Killing Nigeria softly
By Reuben Abati
PRAY, not to ever be at the mercy of the Nigerian artisan. Often we place the blame for the unravelling of Nigeria on the shoulders of the leadership elite. But the manner in which the followership, the so-called masses, the under-privileged, the other half that we are wont to pity so readily, with great outbursts of emotion, contributes to the unmaking of Nigeria is most evident in the unconscionable conduct of the Nigerian artisan. It is often said that Nigeria is largely an artisanal society: a land of blue-collar workers, daily wage earners, who toil with their hands to provide service.
Long before the rise of the knowledge society and its white collar denizens, artisans were of great value. The growing emphasis on the emergence of a knowledge society has however not robbed the artisan of his or her place in the scheme of things. But the Nigerian artisan, with his/her habits, choices and omissions, is killing Nigeria softly. He is to be held responsible in part, for the loss of faith in the Nigerian character, the cynicism that the phrase Nigerian instantly evokes.
The ubiquitousness of the artisan in our lives is a feature of his indispensability and perhaps our dependence on his supposed skills. You want to repair a damaged piece in your car. You'd need a mechanic. A pipe is leaking in the bathroom and the house may be flooded. You need a plumber. The paint on the walls is fading and peeling. Painter? The generator is making some strange noise. It'd have to be taken to the workshop. Or some bulbs in the house are giving problems, while the deep freezer is croaking as if it is about to pack up. You know what to do: call an electrician. Or you are building a house - then of course, you find yourself requiring the services of bricklayers, welders, stone-pitchers, carpenters and so on.
Every waking day, something in the course of the business of living brings us in contact with these or other artisans. We are at their mercy because in Nigeria, the big-man syndrome stands in the way of a do-it-yourself option. But even then, the division of labour and the culture of specialisation have created a situation in which certain skilled persons are best suited for particular assignments. Unfortunately in this country, not too many people have good stories to tell about their encounters with artisans.
I dare say that this special class of Nigerians is responsible for many of the problems in our society: road accidents, collapsed buildings...Take the poor condition of the vehicles on our roads. Nigerian mechanics are notorious. Many of my friends have now acquired the habit of staying for hours at the mechanic's garage to supervise even minor repair works on their cars. You have to be there physically to be sure that the engine oil that you want changed is actually changed, and that the damaged plugs are replaced with the new ones you have paid for. If you make the mistake of going away for a few minutes, your extra tyre could be replaced with a bad one, the fuel in your tank could be siphoned off, leaving you with a near-empty tank.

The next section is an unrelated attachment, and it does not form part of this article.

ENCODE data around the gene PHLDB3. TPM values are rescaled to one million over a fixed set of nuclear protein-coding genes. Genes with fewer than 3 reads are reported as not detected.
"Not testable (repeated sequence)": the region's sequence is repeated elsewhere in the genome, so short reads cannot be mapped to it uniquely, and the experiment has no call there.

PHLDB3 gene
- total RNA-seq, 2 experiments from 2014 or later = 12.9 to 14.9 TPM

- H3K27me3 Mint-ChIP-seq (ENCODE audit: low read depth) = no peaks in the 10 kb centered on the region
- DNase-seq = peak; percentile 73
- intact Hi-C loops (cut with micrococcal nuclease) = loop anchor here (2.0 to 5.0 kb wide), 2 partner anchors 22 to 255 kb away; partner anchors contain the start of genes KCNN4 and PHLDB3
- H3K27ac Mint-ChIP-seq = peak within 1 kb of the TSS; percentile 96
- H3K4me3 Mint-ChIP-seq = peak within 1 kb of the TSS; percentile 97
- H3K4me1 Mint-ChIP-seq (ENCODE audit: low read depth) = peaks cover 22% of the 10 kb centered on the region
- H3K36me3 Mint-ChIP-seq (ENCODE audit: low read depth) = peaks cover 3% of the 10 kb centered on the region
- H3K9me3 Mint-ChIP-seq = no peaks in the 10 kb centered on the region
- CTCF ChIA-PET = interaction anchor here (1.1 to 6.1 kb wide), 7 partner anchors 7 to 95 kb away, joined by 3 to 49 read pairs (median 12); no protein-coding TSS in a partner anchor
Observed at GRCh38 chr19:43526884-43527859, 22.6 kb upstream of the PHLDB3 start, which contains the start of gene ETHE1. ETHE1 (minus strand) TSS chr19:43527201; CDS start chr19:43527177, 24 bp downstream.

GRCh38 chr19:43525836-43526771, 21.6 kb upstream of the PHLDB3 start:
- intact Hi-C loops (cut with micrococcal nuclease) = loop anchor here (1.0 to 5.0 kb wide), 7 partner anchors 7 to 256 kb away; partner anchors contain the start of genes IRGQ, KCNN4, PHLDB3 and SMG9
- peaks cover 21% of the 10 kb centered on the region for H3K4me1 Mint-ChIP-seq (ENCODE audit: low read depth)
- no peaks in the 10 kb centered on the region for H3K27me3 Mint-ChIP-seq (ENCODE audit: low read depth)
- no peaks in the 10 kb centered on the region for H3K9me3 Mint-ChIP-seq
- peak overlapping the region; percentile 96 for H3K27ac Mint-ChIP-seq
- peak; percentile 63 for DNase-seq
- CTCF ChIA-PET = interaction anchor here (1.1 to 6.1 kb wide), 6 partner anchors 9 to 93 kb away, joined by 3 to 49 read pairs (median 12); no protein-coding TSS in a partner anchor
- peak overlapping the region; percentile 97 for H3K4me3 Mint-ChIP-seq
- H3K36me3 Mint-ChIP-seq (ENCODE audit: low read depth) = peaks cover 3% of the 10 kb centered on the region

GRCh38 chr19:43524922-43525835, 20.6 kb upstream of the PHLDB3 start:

Okay, you are the liberal type who does not want to be seen treating the mechanic as if he is a thief (there's not much difference), and you ask him to take the car away and return it to you later. You stand the risk of your car coming back to you in worse condition. Nigerian mechanics are helped in their trade of deceit by the decadent nature of the Nigerian environment.
Every vehicle spare part in the Nigerian market can be subdivided into three categories; the fake part which you would use for only a week, and the car would begin to fall apart: fake tyres, fake engine oil, fake windshield...; the genuine parts which are usually very expensive; and the fairly used or refurbished vehicle parts. Almost always, your mechanic would advise you to buy the fairly used part. This is something I cannot understand. How could a second-hand spare part be better than the original?
But there is no point arguing with the mechanic. He will collect money for the purchase of an original but he'd buy either a fake or fairly used one. I once adopted the strategy of following my mechanic to the spare parts market. It was no use. The mechanic and the spare parts dealers have worked out a secret code of communication made up of sign language and other non-verbal cues. Your presence would actually drive up cost. The mechanic I am told, would return later and collect his share of the rip-off. The fact that the particular mechanic has been your friend for 10 years, speaks your language, attends the same church, lives in the same neighbourhood or that he is a beneficiary of your many acts of generosity, means nothing.
And as it is with the mechanic, so it is with the auto electrician (the one they call 'oga rewire'), or the vulcaniser (better known as vulka) or the panel beater (we call him panel). They are all the same. It is not just their greed that is the problem, their lack of education as well. In the past, there were Government Technical Colleges and Trade Centres where artisans were groomed in various disciplines, but today, the national education policy has gone awry, there is no training programme for technicians. When government talks about basic education, it is no more than an opportunity to award contracts! The result is that there are now so many speculators, part-time armed robbers and trial and error experts pretending to be artisans. If you have ever been a victim of these trial and error experts you are in a better position to tell your own story.